To further confirm the regulation role of these miRNAs in MetS, the interaction network was established for the four target genes using Osprey. Functional annotation enrichment analysis was then performed with DAVID for all the genes in the network and 8 significant annotations were revealed (Table 2). In functional enrichment analysis, a group of genes sharing similar or relevant functions are considered as a whole which greatly reduces the dimensions of the data analysis and facilitates the determination of changes in biological processes. Therefore, it is widely adopted in analysis of chip data (Huang et al., 2008).
All the biological pathways were associated with metabolic process. The most significantly over-represented one was positive regulation of macromolecule metabolic process, while metabolisms of phosphate and nitrogen compound were also significant. The linkages between some interactors and MetS have been reported. It has been found that v-akt murine thymoma viral oncogene homolog 1 (AKT1) is associated with glucose homeostasis and MetS (Devaney et al., 2011; Harmon et al., 2010). The polymorphism of insulin-like growth factor 1 receptor (IGF1R) is also linked to MetS (Kilpelainen et al., 2008). Tumor protein p53 (TP53) is also a regulator in lipid metabolism pathways (Goldstein et al., 2012). Further, IGF1 (Hu et al., 2010) and cyclin-dependent kinase 4 (CDK4) (Blanchet et al., 2011) are also involved in the regulation of metabolic process. Taken together, the interaction network of the target genes is involved in the regulation of various metabolic processes which validates the roles for the 3 miRNAs.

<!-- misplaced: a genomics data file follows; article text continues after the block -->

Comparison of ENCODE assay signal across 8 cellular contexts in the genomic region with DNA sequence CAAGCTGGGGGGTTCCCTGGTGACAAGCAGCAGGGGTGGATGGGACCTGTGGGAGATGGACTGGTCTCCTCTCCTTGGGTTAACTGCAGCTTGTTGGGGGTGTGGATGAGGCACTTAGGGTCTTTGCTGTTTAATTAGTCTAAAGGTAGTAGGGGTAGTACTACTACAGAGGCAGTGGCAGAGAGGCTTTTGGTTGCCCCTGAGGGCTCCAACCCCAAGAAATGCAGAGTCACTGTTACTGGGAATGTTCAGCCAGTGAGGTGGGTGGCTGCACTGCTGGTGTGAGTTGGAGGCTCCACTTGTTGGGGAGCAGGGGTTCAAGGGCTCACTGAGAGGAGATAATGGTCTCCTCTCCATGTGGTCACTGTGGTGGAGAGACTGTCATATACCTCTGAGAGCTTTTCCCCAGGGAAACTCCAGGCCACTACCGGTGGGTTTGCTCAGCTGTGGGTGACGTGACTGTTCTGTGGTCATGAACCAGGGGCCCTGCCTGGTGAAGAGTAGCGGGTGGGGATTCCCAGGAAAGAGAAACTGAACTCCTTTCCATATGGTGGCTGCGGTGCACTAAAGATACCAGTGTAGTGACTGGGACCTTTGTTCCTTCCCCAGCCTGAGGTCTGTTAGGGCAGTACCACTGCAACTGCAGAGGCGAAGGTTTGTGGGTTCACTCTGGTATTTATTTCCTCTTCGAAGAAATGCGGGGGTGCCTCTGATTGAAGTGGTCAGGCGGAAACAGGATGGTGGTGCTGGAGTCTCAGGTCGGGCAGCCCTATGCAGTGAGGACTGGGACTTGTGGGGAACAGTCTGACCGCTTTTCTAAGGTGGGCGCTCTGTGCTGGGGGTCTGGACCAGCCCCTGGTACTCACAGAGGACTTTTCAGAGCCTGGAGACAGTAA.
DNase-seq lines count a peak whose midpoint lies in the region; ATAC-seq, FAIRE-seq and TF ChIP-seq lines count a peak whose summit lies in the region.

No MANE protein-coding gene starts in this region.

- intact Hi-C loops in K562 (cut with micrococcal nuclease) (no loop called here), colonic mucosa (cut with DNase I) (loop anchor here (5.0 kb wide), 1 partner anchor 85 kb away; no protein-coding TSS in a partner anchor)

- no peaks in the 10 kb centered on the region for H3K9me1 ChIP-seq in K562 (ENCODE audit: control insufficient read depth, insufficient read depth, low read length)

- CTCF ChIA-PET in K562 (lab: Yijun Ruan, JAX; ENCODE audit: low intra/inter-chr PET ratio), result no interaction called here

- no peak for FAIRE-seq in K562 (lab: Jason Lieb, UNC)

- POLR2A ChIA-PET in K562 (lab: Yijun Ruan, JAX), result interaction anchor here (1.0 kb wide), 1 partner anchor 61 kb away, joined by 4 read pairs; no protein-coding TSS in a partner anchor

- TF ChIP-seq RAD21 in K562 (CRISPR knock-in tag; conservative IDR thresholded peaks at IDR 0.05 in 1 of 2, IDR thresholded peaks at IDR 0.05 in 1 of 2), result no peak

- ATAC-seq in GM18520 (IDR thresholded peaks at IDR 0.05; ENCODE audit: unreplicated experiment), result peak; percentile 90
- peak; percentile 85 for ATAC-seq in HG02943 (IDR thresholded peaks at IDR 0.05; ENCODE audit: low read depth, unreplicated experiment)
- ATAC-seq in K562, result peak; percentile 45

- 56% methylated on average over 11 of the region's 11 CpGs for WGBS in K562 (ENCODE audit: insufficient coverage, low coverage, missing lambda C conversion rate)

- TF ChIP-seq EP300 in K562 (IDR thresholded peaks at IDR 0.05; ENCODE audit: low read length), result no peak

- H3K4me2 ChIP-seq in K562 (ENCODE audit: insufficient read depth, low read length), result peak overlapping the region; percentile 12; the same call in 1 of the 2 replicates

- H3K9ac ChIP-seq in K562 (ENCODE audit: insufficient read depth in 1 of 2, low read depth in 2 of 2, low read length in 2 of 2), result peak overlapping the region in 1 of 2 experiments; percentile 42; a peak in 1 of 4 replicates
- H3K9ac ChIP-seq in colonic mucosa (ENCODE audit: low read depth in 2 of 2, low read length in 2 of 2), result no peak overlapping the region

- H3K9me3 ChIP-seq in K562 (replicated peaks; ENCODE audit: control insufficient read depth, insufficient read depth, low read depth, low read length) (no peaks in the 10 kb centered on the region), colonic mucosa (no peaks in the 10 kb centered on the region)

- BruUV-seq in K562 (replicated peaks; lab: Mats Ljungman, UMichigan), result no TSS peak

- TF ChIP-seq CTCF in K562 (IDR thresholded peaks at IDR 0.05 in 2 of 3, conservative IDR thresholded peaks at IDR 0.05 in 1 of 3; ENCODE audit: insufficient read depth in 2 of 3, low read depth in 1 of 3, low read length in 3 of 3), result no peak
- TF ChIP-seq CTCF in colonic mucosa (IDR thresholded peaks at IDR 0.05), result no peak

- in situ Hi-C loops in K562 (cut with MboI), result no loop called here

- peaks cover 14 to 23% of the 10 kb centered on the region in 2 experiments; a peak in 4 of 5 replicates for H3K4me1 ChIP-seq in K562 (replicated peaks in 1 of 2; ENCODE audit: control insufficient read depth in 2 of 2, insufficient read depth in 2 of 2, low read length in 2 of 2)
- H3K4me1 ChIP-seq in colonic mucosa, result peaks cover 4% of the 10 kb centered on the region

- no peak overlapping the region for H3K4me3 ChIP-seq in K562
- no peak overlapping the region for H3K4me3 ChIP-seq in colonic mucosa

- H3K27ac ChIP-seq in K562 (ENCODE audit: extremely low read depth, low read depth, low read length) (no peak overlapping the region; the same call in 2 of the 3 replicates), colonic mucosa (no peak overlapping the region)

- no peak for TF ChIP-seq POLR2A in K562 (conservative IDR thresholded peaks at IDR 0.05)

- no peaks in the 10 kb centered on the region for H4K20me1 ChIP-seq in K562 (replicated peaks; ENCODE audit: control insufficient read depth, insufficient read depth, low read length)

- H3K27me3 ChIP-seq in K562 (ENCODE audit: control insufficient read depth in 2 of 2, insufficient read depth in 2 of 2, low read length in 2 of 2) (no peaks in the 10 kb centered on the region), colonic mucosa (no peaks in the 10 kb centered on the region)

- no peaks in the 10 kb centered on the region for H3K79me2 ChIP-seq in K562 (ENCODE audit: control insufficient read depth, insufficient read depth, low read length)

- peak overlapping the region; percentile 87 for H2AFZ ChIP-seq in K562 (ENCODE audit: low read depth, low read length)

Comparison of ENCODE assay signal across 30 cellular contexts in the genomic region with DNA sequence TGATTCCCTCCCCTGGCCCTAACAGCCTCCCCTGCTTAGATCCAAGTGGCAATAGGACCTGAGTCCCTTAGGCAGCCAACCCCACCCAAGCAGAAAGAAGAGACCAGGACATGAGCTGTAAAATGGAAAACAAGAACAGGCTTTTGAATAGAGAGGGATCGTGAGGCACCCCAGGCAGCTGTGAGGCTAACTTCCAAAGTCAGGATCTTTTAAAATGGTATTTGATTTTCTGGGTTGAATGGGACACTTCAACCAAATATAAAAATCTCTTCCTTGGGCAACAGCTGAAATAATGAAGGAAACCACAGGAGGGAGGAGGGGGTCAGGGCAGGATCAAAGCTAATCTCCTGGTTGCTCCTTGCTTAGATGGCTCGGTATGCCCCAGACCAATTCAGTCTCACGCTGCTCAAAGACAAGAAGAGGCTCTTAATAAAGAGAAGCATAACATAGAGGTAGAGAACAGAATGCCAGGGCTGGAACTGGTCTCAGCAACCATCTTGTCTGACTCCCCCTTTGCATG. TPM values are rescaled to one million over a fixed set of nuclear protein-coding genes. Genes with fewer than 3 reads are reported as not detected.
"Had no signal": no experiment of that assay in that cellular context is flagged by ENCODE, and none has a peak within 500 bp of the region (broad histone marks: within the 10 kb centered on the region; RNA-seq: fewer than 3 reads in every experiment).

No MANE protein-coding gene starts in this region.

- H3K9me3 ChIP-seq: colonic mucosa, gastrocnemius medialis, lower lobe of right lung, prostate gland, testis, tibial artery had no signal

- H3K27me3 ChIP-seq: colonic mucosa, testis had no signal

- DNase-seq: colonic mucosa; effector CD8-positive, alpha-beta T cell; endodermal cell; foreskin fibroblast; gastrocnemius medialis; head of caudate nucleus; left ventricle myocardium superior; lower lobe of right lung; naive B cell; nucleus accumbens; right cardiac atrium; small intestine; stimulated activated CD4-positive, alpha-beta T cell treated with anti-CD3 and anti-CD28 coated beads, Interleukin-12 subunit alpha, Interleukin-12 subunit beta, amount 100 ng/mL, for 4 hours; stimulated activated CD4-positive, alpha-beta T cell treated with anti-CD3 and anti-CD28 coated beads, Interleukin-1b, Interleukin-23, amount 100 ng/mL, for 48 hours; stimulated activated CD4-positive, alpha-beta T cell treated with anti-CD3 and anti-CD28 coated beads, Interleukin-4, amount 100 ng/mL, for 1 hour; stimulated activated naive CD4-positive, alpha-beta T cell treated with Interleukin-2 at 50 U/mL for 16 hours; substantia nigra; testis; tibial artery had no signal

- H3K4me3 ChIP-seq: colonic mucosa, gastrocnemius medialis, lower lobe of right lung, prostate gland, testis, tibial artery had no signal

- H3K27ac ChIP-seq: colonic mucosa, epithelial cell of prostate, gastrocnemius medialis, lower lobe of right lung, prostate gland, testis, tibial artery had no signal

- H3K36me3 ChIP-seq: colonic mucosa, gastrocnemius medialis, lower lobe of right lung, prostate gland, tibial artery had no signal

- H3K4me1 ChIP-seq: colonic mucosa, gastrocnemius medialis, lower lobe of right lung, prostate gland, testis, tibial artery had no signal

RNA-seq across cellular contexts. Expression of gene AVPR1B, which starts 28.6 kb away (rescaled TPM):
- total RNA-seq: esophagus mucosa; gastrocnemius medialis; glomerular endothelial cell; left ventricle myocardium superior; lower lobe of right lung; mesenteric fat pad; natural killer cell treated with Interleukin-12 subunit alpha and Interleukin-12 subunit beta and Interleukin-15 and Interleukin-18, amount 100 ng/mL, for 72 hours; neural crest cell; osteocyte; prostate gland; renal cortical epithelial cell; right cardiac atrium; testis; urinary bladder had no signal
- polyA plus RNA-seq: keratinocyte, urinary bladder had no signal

In summary, we integrated miRNA microarray analysis and interaction network analysis to identify miRNAs implicated in the regulation of metabolic process. It is likely that clozapine influences the expression pattern of gene through the regulation of miRNAs and thus results in abnormalities of metabolism which increases the risk of metabolic syndrome. Three miRNAs could be potential targets for treatment of MetS. In addition, many relevant genes were also closely related to MetS which provides ways to monitor the progression of MetS (e.g., serum levels of proteins), predict the outcome (e.g,. polymorphisms) and even block the emergence of MetS.
This work was supported by the Natural Science Foundation of China (81171271, 81130022, 81272302, 31000553), the Shanghai Municipal Natural Science Foundation (11ZR1431300), the National Key Clinical Disciplines at Shanghai Mental Health Center (OMA-MH, 2011-873), the National 863 Project (2012AA02A515), the Foundation for the Author of National Excellent Doctoral Dissertation of China (201026), the "Shu Guang" Project supported by Shanghai Municipal Education Commission and Shanghai Education Development Foundation (12SG17), Shanghai Rising-Star Program (12QA1401900). Jianhua Chen and Lin Yang contributed equally to this study.